Share it:Tweet Masahiro Sakurai was given an unenviable task however many years ago it was that Nintendo assigned him to “Project Sora”: Rebooting the Kid Icarus franchise. This wasn’t simply a matter of updating the art of a long-running series to make its style look a little more contemporary or include a Halo-style shield system or something. Kid Icarus has lay fallow for two decades, ever since Of Myths and Monsters for Game Boy, which wasn’t even released in Japan and therefore probably wasn’t given much thought for this reinvention.
For all intents and purposes, Kid Icarus isn’t a series, it’s a game… and while that game was pretty advanced upon its debut 25 years ago and still offers some nice touches, time has not treated it kindly. So what exactly is it that defines “Kid Icarus”? Sakurai’s source material is a slightly clumsy platformer whose hero suffers from a little too much inertia and falls to his death when he tries ducking beneath flying foes or projectiles. The game alternated between fixed-scrolling vertical and horizontal stages, and every fourth stage was a maze-like fortress designed to be explored. At the end, the action culminated in a single aerial shooter level.
So what on earth should a new Kid Icarus be, exactly? That was the question put to Masahiro Sakurai.
Masahiro Sakurai, as it happens, may be the one person suited to the task. Sakurai’s strength is that while he works with Nintendo, he isn’t Nintendo personnel himself. For all that Nintendo makes great games, the company gives the impression that its talent exists in a creative vacuum; outside of the annual paparazzi photo of Shigeru Miyamoto checking out someone else’s game at E3, Nintendo seems to truck along cheerfully oblivious to trends and concepts that shape the rest of the industry. Not Sakurai, though. On the contrary, he treats the whole of gaming as a sort of buffet from which he’s been invited to gather up the tastiest morsels and find new use for them. I’m not personally a big fan of the Smash Bros. series — Sakurai’s primary claim to fame — but I admire the broad thinking behind its design. Each Smash Bros. sequel incorporates more and more ideas from non-Nintendo franchises; Melee even had the audacity to allow users to create and share their own content. Nintendo eventually shut this down because — heaven forbid! — it was being used in ways they didn’t like. Never mind that unpredictable creative chaos is the whole point of modding culture.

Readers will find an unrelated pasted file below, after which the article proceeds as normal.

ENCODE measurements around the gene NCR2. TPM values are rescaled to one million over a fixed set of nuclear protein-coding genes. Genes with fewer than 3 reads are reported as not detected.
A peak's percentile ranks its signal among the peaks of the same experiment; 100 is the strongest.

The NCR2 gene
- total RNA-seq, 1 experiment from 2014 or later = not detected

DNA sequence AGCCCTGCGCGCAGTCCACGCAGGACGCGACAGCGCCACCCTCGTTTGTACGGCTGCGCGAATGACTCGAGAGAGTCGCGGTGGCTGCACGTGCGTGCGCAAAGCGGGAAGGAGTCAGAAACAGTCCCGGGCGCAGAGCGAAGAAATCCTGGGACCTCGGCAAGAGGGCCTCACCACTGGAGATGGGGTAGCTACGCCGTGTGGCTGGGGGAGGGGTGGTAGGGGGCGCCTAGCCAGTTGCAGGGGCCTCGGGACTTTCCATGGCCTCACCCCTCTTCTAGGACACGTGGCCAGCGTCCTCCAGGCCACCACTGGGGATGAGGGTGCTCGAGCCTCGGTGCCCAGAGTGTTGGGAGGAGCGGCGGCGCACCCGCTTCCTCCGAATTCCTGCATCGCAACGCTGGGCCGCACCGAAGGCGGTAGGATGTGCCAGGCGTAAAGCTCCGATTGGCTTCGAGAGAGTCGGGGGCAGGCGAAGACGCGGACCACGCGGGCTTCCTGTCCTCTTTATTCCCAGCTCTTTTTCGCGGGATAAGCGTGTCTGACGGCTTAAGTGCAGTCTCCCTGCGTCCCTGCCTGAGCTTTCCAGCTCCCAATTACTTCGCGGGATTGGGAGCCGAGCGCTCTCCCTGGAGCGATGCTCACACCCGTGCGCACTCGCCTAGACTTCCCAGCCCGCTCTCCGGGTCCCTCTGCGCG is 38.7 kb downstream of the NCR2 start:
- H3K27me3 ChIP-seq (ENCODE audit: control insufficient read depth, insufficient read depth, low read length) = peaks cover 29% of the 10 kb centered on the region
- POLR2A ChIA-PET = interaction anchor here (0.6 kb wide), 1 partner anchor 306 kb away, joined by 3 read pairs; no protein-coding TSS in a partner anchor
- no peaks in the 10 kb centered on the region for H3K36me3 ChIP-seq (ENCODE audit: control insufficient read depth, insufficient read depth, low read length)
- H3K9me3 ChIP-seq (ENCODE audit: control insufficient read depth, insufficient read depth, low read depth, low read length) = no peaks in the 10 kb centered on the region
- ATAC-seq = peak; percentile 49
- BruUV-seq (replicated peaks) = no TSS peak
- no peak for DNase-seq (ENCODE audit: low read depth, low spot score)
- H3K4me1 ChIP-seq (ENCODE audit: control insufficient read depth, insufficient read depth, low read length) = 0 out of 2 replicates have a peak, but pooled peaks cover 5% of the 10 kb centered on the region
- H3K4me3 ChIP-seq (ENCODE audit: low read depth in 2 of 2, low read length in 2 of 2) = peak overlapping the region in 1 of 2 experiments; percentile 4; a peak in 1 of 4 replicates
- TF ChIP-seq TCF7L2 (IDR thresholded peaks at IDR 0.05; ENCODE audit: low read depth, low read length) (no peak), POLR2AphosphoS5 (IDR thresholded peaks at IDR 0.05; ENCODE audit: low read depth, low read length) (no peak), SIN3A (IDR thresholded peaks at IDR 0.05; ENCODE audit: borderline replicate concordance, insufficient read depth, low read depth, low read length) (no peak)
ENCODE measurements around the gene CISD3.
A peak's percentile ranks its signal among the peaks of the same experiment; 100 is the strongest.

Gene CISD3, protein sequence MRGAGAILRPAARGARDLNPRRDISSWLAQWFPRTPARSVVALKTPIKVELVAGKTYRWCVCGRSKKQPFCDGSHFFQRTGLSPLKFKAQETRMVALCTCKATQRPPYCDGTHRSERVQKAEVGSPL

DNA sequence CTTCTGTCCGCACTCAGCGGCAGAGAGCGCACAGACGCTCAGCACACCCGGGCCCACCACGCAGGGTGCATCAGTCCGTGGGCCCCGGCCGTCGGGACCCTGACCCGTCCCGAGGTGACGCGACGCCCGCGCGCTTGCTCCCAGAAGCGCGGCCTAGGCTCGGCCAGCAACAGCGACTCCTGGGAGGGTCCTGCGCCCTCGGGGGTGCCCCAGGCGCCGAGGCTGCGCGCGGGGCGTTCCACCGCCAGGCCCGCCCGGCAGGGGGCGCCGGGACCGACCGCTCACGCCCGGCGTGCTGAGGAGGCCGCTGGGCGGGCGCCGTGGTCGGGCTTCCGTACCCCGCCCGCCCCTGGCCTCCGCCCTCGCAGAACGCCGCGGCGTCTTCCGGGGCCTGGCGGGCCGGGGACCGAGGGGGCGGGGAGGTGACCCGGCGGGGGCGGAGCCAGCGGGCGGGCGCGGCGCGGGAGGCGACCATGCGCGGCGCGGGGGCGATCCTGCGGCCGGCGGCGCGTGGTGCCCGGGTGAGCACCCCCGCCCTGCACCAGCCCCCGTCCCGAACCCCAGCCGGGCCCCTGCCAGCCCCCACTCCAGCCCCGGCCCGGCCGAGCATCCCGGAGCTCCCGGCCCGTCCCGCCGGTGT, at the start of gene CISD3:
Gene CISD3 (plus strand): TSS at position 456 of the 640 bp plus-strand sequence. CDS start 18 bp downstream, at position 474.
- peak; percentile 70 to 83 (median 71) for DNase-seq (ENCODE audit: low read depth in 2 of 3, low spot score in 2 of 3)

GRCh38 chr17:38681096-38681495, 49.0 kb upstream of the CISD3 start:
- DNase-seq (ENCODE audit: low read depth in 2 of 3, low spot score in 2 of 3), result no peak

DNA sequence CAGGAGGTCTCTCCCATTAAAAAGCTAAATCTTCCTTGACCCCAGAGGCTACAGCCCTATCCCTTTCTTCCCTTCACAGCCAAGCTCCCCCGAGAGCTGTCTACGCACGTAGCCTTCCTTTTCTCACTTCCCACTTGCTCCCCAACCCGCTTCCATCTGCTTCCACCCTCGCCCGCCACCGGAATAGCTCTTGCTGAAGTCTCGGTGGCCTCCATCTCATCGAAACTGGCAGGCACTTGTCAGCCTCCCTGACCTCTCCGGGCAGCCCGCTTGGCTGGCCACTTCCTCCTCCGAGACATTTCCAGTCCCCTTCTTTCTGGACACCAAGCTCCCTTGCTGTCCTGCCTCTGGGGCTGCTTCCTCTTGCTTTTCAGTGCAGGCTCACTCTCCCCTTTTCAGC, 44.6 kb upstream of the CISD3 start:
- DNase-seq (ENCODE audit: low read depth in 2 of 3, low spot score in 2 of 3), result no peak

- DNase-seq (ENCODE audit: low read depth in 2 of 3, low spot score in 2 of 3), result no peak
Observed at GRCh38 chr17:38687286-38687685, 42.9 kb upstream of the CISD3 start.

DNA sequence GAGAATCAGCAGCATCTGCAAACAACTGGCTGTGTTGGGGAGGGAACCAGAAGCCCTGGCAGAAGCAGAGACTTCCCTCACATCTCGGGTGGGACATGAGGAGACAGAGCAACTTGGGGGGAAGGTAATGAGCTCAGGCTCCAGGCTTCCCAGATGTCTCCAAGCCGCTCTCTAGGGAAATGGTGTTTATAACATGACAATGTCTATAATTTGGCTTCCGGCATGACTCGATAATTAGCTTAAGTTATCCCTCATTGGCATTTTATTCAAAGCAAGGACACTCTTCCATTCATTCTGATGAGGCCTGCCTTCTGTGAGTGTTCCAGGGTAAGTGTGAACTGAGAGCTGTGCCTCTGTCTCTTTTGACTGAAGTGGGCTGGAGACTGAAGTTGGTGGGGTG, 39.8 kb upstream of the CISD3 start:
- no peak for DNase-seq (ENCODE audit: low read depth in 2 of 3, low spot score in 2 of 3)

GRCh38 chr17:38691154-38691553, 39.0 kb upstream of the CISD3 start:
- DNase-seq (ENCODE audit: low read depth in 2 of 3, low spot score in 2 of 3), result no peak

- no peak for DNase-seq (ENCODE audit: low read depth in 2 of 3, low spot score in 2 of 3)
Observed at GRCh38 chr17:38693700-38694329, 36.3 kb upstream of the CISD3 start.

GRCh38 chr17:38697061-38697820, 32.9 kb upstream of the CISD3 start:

Needless to say, Kid Icarus doesn’t feel quite like a Nintendo game. The closest thing the company has published to it are the Sin & Punishment games, but even those aren’t really comparable. Punishment developer Treasure’s design philosophy is to throw a ton of mechanics and ideas at the player from the outset and force them to adapt or sink. Uprising is more gentle. It seems the height of simplicity at first blush: A rudimentary on-rails shooter. It’s only as you move further into the game that you start to gain a sense of how much is hidden beneath that simplistic surface.
I had the opportunity to play Uprising earlier this week for two full hours, and my impression of the game at the end of that session was considerably different than the preconceptions I took into the room based on my E3 hands-on. For starters, I was surprised that two hours of play time seemed to encompass less than half of the total game (though Nintendo admittedly hasn’t indicated exactly how many chapters comprise the game). For a twitchy action game like this, that suggests an unusual volume of content.
Click the image above to check out all Kid Icarus Uprising screens.
Of course, it helps that Uprising isn’t strictly the on-rails shooter first impressions suggested. In keeping with the original game’s design, the linear air combat is mixed with ground-based action. This part feels slightly awkward; Pit shuffles oddly across the ground, and the 360-degree game camera is controlled with the stylus. It takes some getting used to. While the game would probably feel a lot more natural with the addition of a second analog stick, that’s not in the cards; while support for the 3DS Slide Pad accessory is included, it’s really meant as a nicety to lefties who would likely find the game near-impossible if they were forced to commit their dominant hand to the 3DS control pad. Ideal? Not really, but clumsy play is as much a part of Kid Icarus as Eggplant Wizards and Pluton Flies.